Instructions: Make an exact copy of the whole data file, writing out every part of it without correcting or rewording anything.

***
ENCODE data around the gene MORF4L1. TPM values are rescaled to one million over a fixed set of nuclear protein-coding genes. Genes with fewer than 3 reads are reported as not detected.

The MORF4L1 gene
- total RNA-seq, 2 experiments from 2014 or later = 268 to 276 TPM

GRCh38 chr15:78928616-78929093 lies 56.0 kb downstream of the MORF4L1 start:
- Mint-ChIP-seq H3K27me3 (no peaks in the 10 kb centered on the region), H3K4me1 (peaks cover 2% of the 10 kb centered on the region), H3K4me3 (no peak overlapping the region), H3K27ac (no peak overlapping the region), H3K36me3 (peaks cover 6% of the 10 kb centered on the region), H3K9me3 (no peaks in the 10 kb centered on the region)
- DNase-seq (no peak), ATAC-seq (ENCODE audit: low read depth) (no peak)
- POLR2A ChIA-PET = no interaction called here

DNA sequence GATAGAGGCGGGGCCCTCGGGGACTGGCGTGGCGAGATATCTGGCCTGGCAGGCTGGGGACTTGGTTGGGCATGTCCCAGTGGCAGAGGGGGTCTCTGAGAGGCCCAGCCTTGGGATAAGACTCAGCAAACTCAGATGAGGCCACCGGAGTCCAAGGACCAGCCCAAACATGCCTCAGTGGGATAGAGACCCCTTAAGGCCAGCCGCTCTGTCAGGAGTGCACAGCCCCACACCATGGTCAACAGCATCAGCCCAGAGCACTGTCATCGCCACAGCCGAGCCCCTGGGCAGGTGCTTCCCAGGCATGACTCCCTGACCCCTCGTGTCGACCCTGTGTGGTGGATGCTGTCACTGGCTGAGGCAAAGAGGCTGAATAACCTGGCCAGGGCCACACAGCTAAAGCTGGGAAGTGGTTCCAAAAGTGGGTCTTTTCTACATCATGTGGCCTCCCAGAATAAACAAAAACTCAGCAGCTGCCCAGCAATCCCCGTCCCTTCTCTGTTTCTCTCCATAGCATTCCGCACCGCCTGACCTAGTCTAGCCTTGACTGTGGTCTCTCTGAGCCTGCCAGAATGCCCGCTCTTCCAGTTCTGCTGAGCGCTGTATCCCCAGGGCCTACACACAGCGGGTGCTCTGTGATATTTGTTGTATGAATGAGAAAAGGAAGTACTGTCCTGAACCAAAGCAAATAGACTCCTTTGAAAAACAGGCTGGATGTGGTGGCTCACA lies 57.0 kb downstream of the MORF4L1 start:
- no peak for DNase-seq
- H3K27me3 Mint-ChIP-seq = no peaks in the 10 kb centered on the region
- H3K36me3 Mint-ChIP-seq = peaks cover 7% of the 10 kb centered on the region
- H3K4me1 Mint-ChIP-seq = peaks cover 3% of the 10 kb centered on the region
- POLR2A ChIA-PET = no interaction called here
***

ENCODE data around the gene MORF4L1. TPM values are rescaled to one million over a fixed set of nuclear protein-coding genes. Genes with fewer than 3 reads are reported as not detected.

The MORF4L1 gene
- total RNA-seq, 2 experiments from 2014 or later = 268 to 276 TPM

GRCh38 chr15:78928616-78929093 lies 56.0 kb downstream of the MORF4L1 start:
- Mint-ChIP-seq H3K27me3 (no peaks in the 10 kb centered on the region), H3K4me1 (peaks cover 2% of the 10 kb centered on the region), H3K4me3 (no peak overlapping the region), H3K27ac (no peak overlapping the region), H3K36me3 (peaks cover 6% of the 10 kb centered on the region), H3K9me3 (no peaks in the 10 kb centered on the region)
- DNase-seq (no peak), ATAC-seq (ENCODE audit: low read depth) (no peak)
- POLR2A ChIA-PET = no interaction called here

DNA sequence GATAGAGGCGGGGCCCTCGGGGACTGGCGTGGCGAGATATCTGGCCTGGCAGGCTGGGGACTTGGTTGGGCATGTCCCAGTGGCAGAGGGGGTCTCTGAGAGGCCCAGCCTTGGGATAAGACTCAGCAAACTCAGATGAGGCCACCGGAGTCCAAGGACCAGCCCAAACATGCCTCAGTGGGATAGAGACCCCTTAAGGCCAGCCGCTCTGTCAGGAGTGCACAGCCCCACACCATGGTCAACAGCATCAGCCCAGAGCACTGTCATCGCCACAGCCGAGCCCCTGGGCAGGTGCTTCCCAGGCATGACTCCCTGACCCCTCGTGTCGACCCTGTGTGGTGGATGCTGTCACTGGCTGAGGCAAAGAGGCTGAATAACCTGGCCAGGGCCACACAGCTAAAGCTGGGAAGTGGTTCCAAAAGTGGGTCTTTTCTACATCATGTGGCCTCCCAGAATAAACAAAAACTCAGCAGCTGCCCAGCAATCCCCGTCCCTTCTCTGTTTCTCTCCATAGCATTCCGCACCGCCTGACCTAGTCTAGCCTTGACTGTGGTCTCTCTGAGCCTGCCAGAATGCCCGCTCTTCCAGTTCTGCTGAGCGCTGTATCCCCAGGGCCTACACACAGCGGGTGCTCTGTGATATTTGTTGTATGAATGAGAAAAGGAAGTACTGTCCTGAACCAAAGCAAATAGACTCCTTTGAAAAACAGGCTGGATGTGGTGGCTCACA lies 57.0 kb downstream of the MORF4L1 start:
- no peak for DNase-seq
- H3K27me3 Mint-ChIP-seq = no peaks in the 10 kb centered on the region
- H3K36me3 Mint-ChIP-seq = peaks cover 7% of the 10 kb centered on the region
- H3K4me1 Mint-ChIP-seq = peaks cover 3% of the 10 kb centered on the region
- POLR2A ChIA-PET = no interaction called here